Why Your Pet Needs a Yearly Checkup
Dogs are vulnerable to suffering from diseases that are asymptomatic in their early stages. Since dogs can’t tell us when they don’t feel good, we often miss subtle behavioral changes — such as eating less or laying down more than normal — that are indicative of illness. Pets also age more rapidly than humans do. Consequently, they tend to develop diseases we associate with “old age” when they are only six or seven years old. In fact, veterinarians consider dogs to be “senior citizens” at the age of seven or eight. Having a veterinarian give your pet a checkup, including blood tests and urine analysis, will not only keep your dog healthy, but it can also reduce the cost of treating a sick dog later. Waiting until your dog is showing signs of a disease in its advanced stage means the dog may have to endure antibiotic injections or operations that may have been preventable with an earlier diagnosis.
How Often Does My Pet Need a Checkup?
Puppies and dogs less than seven years old should have a checkup at least once a year. To ensure your pet is disease-free, your veterinarian will perform the following tests during a physical examination:
- Checking vital signs (rectal temperature, respiration and pulse rate)
- Measuring weight and height
- Palpating the abdomen and groin area to detect any unusual masses or swelling
- Examining and manipulating the dog’s joints
- Inspecting the mouth, eyes and ears
- Inspecting the dog’s coat and skin
Your veterinarian will also use a stethoscope to listen to your dog’s heart and lungs. Depending on what he finds (if anything) and the dog’s age, the vet may also order a health screening consisting of a complete blood count, urinalysis, heartworm/parasite tests and diagnostic X-rays. You will also be asked about your dogs vaccination schedule and if your dog has ever suffered serious illnesses or injuries in the past.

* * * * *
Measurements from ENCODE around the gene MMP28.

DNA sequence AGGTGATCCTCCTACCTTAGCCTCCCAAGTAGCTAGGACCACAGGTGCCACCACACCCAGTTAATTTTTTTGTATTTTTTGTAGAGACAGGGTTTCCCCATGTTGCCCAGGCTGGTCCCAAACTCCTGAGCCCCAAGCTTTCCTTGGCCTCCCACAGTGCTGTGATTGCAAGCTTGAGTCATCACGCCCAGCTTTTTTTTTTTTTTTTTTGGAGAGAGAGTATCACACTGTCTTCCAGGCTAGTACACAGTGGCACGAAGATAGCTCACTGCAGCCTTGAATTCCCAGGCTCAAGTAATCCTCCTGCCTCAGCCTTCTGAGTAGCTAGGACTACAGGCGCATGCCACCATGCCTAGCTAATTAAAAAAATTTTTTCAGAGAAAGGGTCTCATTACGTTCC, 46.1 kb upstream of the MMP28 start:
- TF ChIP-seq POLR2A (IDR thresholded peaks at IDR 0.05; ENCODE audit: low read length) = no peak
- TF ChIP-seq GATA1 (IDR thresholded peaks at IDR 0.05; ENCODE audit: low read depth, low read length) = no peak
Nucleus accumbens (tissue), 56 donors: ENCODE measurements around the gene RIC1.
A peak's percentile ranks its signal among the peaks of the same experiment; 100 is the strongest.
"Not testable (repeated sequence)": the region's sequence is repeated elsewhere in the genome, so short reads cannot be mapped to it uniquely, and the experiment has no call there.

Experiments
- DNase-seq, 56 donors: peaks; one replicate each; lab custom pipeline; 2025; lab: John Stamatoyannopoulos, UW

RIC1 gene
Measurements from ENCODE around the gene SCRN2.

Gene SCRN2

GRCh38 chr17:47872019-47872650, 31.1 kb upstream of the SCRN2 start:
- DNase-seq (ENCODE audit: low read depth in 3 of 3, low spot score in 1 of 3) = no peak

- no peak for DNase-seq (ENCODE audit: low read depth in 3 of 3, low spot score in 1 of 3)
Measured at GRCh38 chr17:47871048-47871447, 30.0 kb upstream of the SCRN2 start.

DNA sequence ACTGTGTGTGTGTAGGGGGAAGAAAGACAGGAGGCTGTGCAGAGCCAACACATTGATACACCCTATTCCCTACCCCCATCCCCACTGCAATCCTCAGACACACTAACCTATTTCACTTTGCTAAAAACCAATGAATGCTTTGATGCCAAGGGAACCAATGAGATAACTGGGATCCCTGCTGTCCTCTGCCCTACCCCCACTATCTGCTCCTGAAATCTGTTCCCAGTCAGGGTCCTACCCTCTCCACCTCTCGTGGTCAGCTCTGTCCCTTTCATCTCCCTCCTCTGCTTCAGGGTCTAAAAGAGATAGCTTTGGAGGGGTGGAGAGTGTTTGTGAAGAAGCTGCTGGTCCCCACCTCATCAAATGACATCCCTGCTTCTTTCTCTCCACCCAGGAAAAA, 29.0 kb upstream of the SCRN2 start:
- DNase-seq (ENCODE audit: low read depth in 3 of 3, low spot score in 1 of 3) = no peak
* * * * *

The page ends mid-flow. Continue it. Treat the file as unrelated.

Common Asymptomatic Canine Diseases
Some serious bacterial infections can infect dogs without producing symptoms until the disease has advanced. Lyme disease and leptospirosis can only be detected in its early stages through a blood test. Fungal infections such as histoplasmosis can damage the lungs if not treated aggressively as soon as it is detected. Canine parasitic infections are typically asymptomatic and are the hardest for owners to recognize in their dogs. Coccidiosis, heartworm, hookworms and roundworms can live in your dog for years and only occasionally cause diarrhea and vomiting. With internal parasites, you often don’t know something is wrong with your dog until he begins to lose weight rapidly, suffer continuous diarrhea and fail to thrive. Veterinarians need to perform a fecal examination to determine whether a dog is infected by internal parasites.
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